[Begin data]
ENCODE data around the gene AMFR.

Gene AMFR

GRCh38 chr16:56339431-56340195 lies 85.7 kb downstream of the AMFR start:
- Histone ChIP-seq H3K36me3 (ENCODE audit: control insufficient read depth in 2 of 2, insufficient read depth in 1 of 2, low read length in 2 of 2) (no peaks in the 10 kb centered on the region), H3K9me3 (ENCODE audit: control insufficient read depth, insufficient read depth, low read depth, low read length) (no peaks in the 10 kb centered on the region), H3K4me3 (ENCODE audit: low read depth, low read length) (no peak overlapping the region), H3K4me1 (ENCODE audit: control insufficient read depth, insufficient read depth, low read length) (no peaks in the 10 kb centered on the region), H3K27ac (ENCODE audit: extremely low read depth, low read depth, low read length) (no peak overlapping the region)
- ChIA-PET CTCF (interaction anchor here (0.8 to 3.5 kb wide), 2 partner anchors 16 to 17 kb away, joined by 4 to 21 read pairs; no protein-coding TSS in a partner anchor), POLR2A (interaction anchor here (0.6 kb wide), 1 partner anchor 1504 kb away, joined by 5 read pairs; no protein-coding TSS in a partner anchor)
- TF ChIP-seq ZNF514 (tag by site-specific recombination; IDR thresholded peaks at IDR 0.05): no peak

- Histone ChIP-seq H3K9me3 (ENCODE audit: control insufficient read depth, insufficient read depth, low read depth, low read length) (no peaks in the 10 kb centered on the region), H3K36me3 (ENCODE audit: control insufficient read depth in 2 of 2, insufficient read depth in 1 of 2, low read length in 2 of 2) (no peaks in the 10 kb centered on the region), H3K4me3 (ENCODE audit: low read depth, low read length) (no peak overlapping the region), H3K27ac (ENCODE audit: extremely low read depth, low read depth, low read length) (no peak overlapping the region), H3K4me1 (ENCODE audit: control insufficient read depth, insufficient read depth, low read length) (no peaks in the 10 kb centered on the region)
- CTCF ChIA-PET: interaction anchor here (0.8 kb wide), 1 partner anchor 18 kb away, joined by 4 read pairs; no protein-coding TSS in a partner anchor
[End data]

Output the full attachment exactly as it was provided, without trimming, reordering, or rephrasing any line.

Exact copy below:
ENCODE data around the gene AMFR.

Gene AMFR

GRCh38 chr16:56339431-56340195 lies 85.7 kb downstream of the AMFR start:
- Histone ChIP-seq H3K36me3 (ENCODE audit: control insufficient read depth in 2 of 2, insufficient read depth in 1 of 2, low read length in 2 of 2) (no peaks in the 10 kb centered on the region), H3K9me3 (ENCODE audit: control insufficient read depth, insufficient read depth, low read depth, low read length) (no peaks in the 10 kb centered on the region), H3K4me3 (ENCODE audit: low read depth, low read length) (no peak overlapping the region), H3K4me1 (ENCODE audit: control insufficient read depth, insufficient read depth, low read length) (no peaks in the 10 kb centered on the region), H3K27ac (ENCODE audit: extremely low read depth, low read depth, low read length) (no peak overlapping the region)
- ChIA-PET CTCF (interaction anchor here (0.8 to 3.5 kb wide), 2 partner anchors 16 to 17 kb away, joined by 4 to 21 read pairs; no protein-coding TSS in a partner anchor), POLR2A (interaction anchor here (0.6 kb wide), 1 partner anchor 1504 kb away, joined by 5 read pairs; no protein-coding TSS in a partner anchor)
- TF ChIP-seq ZNF514 (tag by site-specific recombination; IDR thresholded peaks at IDR 0.05): no peak

- Histone ChIP-seq H3K9me3 (ENCODE audit: control insufficient read depth, insufficient read depth, low read depth, low read length) (no peaks in the 10 kb centered on the region), H3K36me3 (ENCODE audit: control insufficient read depth in 2 of 2, insufficient read depth in 1 of 2, low read length in 2 of 2) (no peaks in the 10 kb centered on the region), H3K4me3 (ENCODE audit: low read depth, low read length) (no peak overlapping the region), H3K27ac (ENCODE audit: extremely low read depth, low read depth, low read length) (no peak overlapping the region), H3K4me1 (ENCODE audit: control insufficient read depth, insufficient read depth, low read length) (no peaks in the 10 kb centered on the region)
- CTCF ChIA-PET: interaction anchor here (0.8 kb wide), 1 partner anchor 18 kb away, joined by 4 read pairs; no protein-coding TSS in a partner anchor